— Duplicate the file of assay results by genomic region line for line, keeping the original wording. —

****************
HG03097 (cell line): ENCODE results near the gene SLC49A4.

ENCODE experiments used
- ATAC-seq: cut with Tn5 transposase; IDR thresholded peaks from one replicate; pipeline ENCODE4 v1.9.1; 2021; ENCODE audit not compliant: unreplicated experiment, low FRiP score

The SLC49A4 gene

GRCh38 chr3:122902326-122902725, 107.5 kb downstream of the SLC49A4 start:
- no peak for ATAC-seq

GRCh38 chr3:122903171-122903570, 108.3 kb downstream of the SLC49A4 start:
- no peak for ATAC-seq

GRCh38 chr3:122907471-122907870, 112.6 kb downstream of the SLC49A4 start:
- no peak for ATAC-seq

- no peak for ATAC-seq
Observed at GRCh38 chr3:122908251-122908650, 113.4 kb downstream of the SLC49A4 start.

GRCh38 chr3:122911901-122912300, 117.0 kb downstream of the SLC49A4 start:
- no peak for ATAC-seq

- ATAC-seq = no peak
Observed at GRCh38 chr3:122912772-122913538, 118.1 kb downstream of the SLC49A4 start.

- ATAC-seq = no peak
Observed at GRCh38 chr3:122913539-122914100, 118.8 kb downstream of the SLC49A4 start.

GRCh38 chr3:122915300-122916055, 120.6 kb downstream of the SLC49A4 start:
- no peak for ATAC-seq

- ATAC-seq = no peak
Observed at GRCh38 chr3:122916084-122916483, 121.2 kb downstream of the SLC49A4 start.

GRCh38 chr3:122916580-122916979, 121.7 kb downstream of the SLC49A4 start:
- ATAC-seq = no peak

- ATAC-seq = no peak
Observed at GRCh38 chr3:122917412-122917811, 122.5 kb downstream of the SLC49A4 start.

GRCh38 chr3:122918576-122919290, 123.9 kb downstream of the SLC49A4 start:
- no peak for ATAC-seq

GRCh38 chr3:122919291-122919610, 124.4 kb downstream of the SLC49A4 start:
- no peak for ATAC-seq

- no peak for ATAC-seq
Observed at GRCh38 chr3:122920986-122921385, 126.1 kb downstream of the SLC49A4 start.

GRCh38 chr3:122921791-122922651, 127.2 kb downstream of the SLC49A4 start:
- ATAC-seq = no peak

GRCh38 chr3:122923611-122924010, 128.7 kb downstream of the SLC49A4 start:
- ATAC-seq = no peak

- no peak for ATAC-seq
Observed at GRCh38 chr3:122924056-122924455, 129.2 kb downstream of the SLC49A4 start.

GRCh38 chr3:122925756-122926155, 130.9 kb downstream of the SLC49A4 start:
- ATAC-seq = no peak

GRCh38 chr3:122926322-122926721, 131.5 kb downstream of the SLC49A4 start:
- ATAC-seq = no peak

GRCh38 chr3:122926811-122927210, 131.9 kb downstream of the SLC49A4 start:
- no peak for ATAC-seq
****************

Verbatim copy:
HG03097 (cell line): ENCODE results near the gene SLC49A4.

ENCODE experiments used
- ATAC-seq: cut with Tn5 transposase; IDR thresholded peaks from one replicate; pipeline ENCODE4 v1.9.1; 2021; ENCODE audit not compliant: unreplicated experiment, low FRiP score

The SLC49A4 gene

GRCh38 chr3:122902326-122902725, 107.5 kb downstream of the SLC49A4 start:
- no peak for ATAC-seq

GRCh38 chr3:122903171-122903570, 108.3 kb downstream of the SLC49A4 start:
- no peak for ATAC-seq

GRCh38 chr3:122907471-122907870, 112.6 kb downstream of the SLC49A4 start:
- no peak for ATAC-seq

- no peak for ATAC-seq
Observed at GRCh38 chr3:122908251-122908650, 113.4 kb downstream of the SLC49A4 start.

GRCh38 chr3:122911901-122912300, 117.0 kb downstream of the SLC49A4 start:
- no peak for ATAC-seq

- ATAC-seq = no peak
Observed at GRCh38 chr3:122912772-122913538, 118.1 kb downstream of the SLC49A4 start.

- ATAC-seq = no peak
Observed at GRCh38 chr3:122913539-122914100, 118.8 kb downstream of the SLC49A4 start.

GRCh38 chr3:122915300-122916055, 120.6 kb downstream of the SLC49A4 start:
- no peak for ATAC-seq

- ATAC-seq = no peak
Observed at GRCh38 chr3:122916084-122916483, 121.2 kb downstream of the SLC49A4 start.

GRCh38 chr3:122916580-122916979, 121.7 kb downstream of the SLC49A4 start:
- ATAC-seq = no peak

- ATAC-seq = no peak
Observed at GRCh38 chr3:122917412-122917811, 122.5 kb downstream of the SLC49A4 start.

GRCh38 chr3:122918576-122919290, 123.9 kb downstream of the SLC49A4 start:
- no peak for ATAC-seq

GRCh38 chr3:122919291-122919610, 124.4 kb downstream of the SLC49A4 start:
- no peak for ATAC-seq

- no peak for ATAC-seq
Observed at GRCh38 chr3:122920986-122921385, 126.1 kb downstream of the SLC49A4 start.

GRCh38 chr3:122921791-122922651, 127.2 kb downstream of the SLC49A4 start:
- ATAC-seq = no peak

GRCh38 chr3:122923611-122924010, 128.7 kb downstream of the SLC49A4 start:
- ATAC-seq = no peak

- no peak for ATAC-seq
Observed at GRCh38 chr3:122924056-122924455, 129.2 kb downstream of the SLC49A4 start.

GRCh38 chr3:122925756-122926155, 130.9 kb downstream of the SLC49A4 start:
- ATAC-seq = no peak

GRCh38 chr3:122926322-122926721, 131.5 kb downstream of the SLC49A4 start:
- ATAC-seq = no peak

GRCh38 chr3:122926811-122927210, 131.9 kb downstream of the SLC49A4 start:
- no peak for ATAC-seq